Commentary by Dr. Don Newbury
It was bound to happen, and finally, it did. I overheard the words “artificial intelligence” and “fake news” mentioned in the same sentence.
Maybe we need more “real thing” topics. Coca-Cola sold gazillions of its products with its “real thing” claim years ago.
During our youth, we placed great trust in mass media news, and were wary of products deemed to be “artificial,” far removed from the “real thing.”
Many playground arguments played out between giggling school girls claiming that their “diamond rings” bought at Woolworth’s were indeed diamonds. Some of these tendencies carried over into adulthood. How many guys do you know who roll up their shirt sleeves a few inches to make sure others see their Rolex watches?
At a speaking engagement years ago, I was seated with three couples; each man was wearing a Rolex. I mentioned that I was probably sitting at the wrong table since I’ve never owned a Rolex.
I relaxed upon admission by all three men–a pilot, a lawyer and a physician–that their watches were fakes.
A minister friend who carefully avoided trappings of opulence thought he would never be worried about wearing a Rolex. One day, a little old lady of considerable wealth handed him a beautifully wrapped gift when she exited the church.
What to do? It was a Rolex. He didn’t want to offend her by giving it back, but he didn’t want to wear it either.
His solution? He never wore it on weekdays, but come Sunday, he’d strap it on, careful to thrust his “Rolex arm” in her direction several times when he was making his strongest points.
During my “sports writing career”–confined to my undergraduate years at Howard Payne University–one of my pieces won an award in intercollegiate competition. It was one that “wrote itself,” and was cited for its headline.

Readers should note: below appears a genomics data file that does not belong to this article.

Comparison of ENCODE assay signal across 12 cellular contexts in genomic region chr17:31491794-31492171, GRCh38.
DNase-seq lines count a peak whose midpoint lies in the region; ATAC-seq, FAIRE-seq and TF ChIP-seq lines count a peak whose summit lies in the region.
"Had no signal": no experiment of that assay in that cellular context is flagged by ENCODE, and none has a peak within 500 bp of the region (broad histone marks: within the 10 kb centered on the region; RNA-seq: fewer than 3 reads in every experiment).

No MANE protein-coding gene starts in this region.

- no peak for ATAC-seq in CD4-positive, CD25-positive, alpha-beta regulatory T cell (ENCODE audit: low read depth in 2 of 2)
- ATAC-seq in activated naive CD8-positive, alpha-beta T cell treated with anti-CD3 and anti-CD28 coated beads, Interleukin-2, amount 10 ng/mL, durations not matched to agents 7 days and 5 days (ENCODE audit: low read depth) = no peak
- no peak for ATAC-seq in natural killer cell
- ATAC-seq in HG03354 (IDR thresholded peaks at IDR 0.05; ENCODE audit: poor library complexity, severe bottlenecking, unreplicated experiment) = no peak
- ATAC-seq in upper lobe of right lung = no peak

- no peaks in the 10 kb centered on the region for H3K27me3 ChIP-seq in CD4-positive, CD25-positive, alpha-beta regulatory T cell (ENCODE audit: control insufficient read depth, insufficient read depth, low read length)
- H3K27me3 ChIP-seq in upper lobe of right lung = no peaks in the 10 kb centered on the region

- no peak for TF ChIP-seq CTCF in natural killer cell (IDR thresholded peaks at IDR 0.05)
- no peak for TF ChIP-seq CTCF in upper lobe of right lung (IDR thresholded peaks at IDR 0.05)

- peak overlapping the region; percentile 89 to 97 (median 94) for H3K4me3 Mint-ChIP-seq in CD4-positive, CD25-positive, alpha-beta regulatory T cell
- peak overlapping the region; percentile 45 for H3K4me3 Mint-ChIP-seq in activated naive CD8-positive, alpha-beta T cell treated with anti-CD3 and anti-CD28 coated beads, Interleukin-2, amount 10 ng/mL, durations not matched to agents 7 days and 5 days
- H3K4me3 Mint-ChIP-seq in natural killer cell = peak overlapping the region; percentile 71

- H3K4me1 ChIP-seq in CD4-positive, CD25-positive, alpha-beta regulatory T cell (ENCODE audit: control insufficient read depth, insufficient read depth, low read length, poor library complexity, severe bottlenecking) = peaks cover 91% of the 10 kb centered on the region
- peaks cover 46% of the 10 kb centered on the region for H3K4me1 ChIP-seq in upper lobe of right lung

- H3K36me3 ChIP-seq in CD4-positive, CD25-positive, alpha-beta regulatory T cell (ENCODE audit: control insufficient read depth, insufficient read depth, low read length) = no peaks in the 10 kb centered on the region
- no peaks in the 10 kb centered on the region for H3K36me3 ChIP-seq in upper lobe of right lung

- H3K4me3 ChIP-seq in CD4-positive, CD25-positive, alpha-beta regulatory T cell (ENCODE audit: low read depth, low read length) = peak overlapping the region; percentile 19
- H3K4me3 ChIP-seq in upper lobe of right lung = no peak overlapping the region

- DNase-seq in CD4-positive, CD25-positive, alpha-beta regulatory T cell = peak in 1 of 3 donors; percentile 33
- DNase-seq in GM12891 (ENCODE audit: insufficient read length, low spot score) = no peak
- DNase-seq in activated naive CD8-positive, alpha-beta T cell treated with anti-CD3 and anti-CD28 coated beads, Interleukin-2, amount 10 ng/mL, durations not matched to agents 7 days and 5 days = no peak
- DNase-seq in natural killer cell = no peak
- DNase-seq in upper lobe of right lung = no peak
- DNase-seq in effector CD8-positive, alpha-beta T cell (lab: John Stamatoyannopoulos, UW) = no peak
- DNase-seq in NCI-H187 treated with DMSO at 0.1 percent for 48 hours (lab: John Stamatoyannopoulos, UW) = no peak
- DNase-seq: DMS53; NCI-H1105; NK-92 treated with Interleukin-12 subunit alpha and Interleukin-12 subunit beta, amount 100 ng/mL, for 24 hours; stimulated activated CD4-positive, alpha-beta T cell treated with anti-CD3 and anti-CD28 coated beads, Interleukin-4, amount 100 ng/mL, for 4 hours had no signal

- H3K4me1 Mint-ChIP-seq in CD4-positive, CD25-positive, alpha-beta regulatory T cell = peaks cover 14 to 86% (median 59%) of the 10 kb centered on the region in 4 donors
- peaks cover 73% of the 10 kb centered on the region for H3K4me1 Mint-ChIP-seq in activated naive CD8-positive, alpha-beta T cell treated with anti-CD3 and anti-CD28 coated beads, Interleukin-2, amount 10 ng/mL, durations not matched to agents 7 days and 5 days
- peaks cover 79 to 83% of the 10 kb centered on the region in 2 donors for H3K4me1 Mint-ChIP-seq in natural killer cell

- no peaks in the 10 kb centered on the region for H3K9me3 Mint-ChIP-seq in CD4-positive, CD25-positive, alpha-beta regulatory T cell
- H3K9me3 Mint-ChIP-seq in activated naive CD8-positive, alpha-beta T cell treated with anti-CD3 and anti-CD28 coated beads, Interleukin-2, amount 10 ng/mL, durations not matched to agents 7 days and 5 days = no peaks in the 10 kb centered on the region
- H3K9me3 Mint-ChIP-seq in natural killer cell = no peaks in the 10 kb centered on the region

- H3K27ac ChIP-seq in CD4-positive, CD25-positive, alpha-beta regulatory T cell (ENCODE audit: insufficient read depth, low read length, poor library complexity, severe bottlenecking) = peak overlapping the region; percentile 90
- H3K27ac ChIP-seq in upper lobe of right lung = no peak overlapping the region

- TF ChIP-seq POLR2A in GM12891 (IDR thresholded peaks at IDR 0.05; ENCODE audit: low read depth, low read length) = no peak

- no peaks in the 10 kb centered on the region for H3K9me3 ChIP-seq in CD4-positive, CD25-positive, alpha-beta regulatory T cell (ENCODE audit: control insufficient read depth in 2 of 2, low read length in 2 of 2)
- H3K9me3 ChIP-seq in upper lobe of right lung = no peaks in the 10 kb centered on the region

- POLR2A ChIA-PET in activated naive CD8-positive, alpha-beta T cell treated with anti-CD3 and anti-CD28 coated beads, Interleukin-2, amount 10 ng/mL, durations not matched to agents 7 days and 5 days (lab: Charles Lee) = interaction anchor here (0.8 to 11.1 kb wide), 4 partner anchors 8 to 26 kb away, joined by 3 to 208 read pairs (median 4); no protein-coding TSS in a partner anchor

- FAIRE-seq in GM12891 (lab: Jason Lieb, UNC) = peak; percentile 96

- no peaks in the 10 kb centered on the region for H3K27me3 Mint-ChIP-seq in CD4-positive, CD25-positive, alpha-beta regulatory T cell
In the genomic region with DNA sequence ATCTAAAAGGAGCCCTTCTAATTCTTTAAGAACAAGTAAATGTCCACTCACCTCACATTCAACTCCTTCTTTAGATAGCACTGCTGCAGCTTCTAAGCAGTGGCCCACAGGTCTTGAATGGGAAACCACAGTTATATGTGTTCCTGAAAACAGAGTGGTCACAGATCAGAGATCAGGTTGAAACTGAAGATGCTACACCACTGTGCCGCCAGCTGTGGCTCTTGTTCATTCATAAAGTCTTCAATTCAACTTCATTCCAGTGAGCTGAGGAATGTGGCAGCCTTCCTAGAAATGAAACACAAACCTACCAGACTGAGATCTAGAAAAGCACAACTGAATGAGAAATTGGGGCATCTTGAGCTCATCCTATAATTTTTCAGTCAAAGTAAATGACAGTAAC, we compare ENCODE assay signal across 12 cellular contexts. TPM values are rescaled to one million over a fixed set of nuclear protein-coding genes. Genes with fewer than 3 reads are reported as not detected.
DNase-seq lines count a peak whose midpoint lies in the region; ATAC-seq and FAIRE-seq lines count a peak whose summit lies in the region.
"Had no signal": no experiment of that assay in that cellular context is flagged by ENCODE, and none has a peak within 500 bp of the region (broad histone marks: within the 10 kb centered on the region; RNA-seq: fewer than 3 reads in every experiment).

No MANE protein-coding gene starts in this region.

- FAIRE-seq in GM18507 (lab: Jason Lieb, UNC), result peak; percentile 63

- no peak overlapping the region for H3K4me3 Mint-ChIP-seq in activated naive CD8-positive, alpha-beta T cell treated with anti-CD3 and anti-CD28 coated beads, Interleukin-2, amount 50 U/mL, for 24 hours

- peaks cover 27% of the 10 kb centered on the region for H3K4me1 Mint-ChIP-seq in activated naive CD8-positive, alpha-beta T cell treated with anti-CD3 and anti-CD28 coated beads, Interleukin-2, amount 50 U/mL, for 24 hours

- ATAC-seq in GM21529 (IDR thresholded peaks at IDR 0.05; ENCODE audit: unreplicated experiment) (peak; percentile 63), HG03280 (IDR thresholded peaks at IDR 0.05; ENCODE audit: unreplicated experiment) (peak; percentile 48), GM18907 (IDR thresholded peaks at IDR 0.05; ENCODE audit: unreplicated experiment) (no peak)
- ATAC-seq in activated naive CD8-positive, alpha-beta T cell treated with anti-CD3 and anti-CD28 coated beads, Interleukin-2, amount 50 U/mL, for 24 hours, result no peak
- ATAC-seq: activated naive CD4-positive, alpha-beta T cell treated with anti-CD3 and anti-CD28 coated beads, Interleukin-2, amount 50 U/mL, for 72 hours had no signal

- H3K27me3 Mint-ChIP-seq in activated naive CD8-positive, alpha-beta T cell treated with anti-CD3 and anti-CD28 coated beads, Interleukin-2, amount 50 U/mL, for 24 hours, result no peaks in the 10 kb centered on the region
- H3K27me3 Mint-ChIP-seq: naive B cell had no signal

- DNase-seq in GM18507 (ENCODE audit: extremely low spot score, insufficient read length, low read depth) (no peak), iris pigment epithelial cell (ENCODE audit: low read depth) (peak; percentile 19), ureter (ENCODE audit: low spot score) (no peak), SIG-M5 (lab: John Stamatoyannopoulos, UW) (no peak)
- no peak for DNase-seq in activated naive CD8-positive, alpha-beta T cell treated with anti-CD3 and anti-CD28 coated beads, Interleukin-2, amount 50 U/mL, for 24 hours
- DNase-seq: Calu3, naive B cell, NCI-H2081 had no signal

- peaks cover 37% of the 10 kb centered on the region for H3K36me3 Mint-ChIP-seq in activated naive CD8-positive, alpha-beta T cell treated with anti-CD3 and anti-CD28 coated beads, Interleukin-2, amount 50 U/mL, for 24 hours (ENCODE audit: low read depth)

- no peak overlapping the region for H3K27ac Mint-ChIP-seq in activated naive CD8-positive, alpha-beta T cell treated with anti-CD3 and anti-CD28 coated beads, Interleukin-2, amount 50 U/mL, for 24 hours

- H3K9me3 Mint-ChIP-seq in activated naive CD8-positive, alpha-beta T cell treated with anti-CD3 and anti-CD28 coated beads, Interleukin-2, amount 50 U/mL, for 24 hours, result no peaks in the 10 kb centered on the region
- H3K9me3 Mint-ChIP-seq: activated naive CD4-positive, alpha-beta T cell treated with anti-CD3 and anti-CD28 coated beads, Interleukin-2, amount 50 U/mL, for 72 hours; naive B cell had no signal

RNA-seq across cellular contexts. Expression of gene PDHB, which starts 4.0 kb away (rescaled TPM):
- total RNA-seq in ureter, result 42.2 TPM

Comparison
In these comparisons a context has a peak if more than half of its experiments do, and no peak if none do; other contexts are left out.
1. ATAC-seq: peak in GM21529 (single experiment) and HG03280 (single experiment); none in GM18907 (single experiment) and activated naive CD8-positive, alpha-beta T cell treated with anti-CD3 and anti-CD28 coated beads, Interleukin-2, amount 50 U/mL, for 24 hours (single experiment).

HPU distance runner Glenn Petty, later athletic director for Abilene, Texas, public schools, was running cross-country with his team in Omaha, Nebraska, where it was bitterly cold, and snow was falling. He lost a shoe, but kept running, finishing 21st among more than 100 entries in the national event, and enabling his team to take runner-up honors.
The headline: “Snow Flies, Shoe Flies, He Flies”
For decades, periodic guffaws resulted when there were “hiccups” (sometimes downright foul-ups) by mass media. They were mostly unintentional, or were they?
One classic example occurred when radio announcer Harry Vonzel introduced the president: “Ladies and gentlemen, the President of the United States, Mr. Herbert Hoover.” Problem was, he said “Mr. Hoobert Heever.”
Some of the “doozies” occurred in newspaper headlines. Here are a few that continue to warrant chuckles, if not side-splitting laughter. (Sources are not revealed; the innocent are protected even if they’re guilty!)
“Marijuana Issue Sent to Joint Committee…Editor’s Wife Rented to 2 Suspects, FBI Says…County Spelling Bee Postoned One More Time…Health Officials: Pools, Diarrhea Not Good Mix…Boring Issues Discussed at Length…Owner Denies Lying, Admits Not Telling the Truth…Animal Rights Group to Hold Meeting at Steakhouse.
Save the Whales’ Boat Trip Cut Short After Boat Rams Whale…Black History Month Will be Held Feb. 23…One-Armed Man Applauds the Kindness of Strangers…Federal Agents Raid Gun Shop, Find Weapons…State Population to Double by 2040, Babies to Blame…
Homicide Victims Rarely Talk to Police…Parents Keep Kids at Home to Protest School Closure.
City Unsure Why Sewer Smells…Meeting on Open Meetings is Closed…Miracle Cure Kills Fifth Patient…Bridge Helps People Cross Rivers…Total Lunar Eclipse Will be Broadcast on Northwoods Public Radio, and Bugs Flying Around With Wings are Flying Bugs”
Since there has been much “warring” historically between Dallas and Fort Worth, this one deserves attribution.
The source was a long-ago edition of the Fort Worth Star-Telegram, appearing under the corrections headline. It said: “The Dallas Sportatorium wrestling results published Sunday were incorrect. They were not this weekend’s winners. They were next weekend’s.”
You are now free to flee to reality.
Dr. Newbury is a former educator who “commits speeches” round about. Comments or inquiries to:firstname.lastname@example.org. Ph.: 817-447-3872. Web: www.speakerdoc.com. Twitter: @donnewbury. Facebook: don newbury.